Turkey, US to overcome turbulent period: Erdoğan
Turkey and the U.S. will overcome the current “turbulent period” in their relations through their strategic partnership, Turkish President Recep Tayyip Erdoğan said late Sept. 26.
"Our strategic partnership, which has gone through difficulties so many times, will overcome this turbulent period," Erdoğan said during his address at the Ninth Turkey Investment Conference held by the Turkey-U.S. Business Council (TAIK) in New York.
Erdoğan said disagreements with the administration of U.S. President Donald Trump on issues such as the Fetullah Terrorist Organization (FETÖ), the fight against terrorism, Jerusalem, Syria and sanctions "test Turkish-American relations".
He said he believes that Turkey and the U.S. need to come a long way in their relations, especially with regards to the FETÖ and PYD/PKK terrorist organizations.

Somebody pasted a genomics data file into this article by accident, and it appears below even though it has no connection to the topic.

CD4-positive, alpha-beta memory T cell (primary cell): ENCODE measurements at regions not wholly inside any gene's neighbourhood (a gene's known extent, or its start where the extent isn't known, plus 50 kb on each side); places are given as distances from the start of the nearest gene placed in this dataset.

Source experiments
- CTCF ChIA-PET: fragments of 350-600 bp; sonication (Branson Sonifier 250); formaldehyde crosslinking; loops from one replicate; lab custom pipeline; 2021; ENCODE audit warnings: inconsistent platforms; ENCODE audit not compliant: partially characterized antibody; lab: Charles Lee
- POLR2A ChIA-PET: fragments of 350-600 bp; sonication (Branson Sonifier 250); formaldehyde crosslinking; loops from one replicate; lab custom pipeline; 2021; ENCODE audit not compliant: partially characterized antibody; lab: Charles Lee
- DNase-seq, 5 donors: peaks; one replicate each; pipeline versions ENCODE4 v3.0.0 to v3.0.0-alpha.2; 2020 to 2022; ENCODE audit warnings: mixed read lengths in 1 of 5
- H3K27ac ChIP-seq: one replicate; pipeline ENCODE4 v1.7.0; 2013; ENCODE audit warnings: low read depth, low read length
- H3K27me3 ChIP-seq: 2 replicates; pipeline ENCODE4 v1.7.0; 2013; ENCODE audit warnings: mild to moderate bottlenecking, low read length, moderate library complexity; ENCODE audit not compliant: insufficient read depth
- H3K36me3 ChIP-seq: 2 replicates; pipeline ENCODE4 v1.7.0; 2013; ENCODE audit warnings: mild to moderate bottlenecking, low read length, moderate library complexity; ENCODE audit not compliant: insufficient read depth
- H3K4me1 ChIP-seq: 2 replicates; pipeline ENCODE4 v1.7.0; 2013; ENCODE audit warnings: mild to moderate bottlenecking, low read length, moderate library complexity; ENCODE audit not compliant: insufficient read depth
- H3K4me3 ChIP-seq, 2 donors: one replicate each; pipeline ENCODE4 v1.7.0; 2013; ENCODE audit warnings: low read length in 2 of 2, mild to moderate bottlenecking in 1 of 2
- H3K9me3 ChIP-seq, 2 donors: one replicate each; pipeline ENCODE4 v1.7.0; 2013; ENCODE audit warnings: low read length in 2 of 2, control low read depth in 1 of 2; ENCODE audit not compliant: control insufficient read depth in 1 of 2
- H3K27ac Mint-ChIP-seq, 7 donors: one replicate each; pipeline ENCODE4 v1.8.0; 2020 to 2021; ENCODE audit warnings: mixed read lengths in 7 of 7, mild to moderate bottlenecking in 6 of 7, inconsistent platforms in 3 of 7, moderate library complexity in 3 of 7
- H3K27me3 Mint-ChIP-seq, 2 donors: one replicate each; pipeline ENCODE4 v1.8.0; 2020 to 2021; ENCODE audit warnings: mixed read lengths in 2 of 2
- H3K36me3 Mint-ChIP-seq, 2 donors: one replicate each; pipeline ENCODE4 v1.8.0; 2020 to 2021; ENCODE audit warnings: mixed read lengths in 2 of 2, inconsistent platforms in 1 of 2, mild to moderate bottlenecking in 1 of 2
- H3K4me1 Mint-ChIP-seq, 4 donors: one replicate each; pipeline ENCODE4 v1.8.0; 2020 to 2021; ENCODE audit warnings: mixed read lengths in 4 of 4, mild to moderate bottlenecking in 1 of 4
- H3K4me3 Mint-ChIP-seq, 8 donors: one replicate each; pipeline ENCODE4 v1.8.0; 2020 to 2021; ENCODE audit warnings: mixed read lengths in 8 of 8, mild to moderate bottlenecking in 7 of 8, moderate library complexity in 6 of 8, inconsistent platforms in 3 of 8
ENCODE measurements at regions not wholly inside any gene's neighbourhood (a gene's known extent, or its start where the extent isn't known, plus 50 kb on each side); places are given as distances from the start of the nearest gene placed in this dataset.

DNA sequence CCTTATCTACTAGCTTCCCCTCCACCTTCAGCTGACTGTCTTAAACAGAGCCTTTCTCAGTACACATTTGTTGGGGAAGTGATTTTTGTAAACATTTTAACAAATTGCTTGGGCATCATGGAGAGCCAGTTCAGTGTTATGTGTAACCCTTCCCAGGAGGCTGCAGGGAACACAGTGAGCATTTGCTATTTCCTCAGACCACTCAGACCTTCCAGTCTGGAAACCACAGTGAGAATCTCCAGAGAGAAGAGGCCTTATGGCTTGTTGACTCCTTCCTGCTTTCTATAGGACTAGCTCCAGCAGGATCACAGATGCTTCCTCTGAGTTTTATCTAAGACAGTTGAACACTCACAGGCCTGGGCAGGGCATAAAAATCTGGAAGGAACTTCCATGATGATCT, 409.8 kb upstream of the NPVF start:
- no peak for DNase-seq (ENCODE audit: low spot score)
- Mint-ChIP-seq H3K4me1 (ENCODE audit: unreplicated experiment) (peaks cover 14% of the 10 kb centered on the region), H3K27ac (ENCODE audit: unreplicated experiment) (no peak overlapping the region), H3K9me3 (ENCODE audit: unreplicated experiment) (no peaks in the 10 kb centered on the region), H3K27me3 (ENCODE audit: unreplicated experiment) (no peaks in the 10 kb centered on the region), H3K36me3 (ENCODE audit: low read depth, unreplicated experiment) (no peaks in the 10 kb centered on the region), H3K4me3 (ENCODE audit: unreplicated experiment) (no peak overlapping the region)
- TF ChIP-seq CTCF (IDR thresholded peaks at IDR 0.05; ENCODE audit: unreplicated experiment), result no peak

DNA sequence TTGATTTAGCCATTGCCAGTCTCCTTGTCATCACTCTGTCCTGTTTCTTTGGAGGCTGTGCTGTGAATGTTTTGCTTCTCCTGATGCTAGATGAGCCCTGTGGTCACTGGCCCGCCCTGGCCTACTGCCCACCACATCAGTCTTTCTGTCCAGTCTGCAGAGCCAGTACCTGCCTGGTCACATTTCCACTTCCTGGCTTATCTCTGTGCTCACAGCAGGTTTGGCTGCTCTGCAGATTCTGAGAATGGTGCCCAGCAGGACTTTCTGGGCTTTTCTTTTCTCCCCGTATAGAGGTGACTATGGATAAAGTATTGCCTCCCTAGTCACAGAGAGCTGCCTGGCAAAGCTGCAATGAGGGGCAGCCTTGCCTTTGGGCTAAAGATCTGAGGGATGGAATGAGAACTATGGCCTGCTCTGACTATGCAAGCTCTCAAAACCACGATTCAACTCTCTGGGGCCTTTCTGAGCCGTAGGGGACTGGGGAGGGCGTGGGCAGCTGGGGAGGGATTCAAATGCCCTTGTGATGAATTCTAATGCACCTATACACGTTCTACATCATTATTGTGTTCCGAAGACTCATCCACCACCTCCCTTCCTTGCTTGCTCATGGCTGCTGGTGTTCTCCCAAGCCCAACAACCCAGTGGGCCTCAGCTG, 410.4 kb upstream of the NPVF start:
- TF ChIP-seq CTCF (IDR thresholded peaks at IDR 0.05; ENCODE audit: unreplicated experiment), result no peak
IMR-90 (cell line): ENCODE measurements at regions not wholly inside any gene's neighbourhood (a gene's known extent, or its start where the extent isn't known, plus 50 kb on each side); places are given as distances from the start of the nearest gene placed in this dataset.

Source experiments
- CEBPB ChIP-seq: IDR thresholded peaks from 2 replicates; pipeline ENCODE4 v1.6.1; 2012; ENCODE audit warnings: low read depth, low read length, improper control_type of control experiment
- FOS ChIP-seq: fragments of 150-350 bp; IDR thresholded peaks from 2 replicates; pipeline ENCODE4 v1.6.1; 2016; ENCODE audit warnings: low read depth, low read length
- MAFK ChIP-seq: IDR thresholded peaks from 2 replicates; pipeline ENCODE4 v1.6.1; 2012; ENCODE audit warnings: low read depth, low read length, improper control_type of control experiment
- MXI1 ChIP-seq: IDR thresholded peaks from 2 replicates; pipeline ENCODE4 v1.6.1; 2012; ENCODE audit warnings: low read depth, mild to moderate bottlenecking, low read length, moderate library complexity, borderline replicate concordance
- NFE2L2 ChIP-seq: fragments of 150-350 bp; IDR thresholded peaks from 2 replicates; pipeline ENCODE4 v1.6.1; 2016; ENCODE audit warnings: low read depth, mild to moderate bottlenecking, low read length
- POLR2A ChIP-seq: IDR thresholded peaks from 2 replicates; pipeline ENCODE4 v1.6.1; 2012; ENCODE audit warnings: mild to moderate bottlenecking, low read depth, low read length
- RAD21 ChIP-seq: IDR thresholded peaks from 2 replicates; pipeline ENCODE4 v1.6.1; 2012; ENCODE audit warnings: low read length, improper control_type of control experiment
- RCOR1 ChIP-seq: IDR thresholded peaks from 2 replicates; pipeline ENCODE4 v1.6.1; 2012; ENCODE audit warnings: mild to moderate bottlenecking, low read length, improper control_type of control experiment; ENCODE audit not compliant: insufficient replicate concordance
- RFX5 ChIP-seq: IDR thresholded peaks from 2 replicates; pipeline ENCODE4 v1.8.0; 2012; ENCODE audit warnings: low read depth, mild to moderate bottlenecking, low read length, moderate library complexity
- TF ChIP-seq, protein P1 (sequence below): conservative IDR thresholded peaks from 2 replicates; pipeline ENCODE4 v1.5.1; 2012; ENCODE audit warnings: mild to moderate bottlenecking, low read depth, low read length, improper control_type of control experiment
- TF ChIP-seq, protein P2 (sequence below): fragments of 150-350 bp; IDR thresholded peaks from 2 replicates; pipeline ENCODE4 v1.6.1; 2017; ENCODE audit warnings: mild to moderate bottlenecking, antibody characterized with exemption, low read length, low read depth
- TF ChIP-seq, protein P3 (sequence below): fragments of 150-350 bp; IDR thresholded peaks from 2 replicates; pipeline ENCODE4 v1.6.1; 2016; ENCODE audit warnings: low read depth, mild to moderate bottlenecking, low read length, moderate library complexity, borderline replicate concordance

Erdoğan said some circles in the Trump administration assume they can resolve differences with Turkey through threats, pressure and blackmail.
He questioned why the U.S. is protecting FETÖ leader Fetullah Gulen, adding: “Are we not strategic partners?”
Erdoğan said FETÖ is active in 27 U.S. states and has charter schools there.
FETÖ and its U.S.-based leader Fetullah Gulen are accused of orchestrating the defeated coup of July 15, 2016 which left 251 people martyred and nearly 2,200 injured.
Ankara also accuses FETÖ of being behind a long-running campaign to overthrow the state through the infiltration of Turkish institutions, particularly the military, police and judiciary.
Investments in US exceed $4.6 billion
"As of today, Turkish firms' investments in the U.S. exceed $4.6 billion," he added.
The president said Turkey views the future of political and economic relations with the U.S. with hope despite Washington imposing sanctions and doubling tariffs on Turkish aluminum and steel imports.
He said there are no winners in trade wars and each unilateral decision will be met with retaliation.
Erdoğan said Turkey will continue to strengthen the investment environment without compromising the rules of the free market economy.
"We will continue to make the necessary legal arrangements for attracting more direct investments and for international investors to invest safely in our country," he added.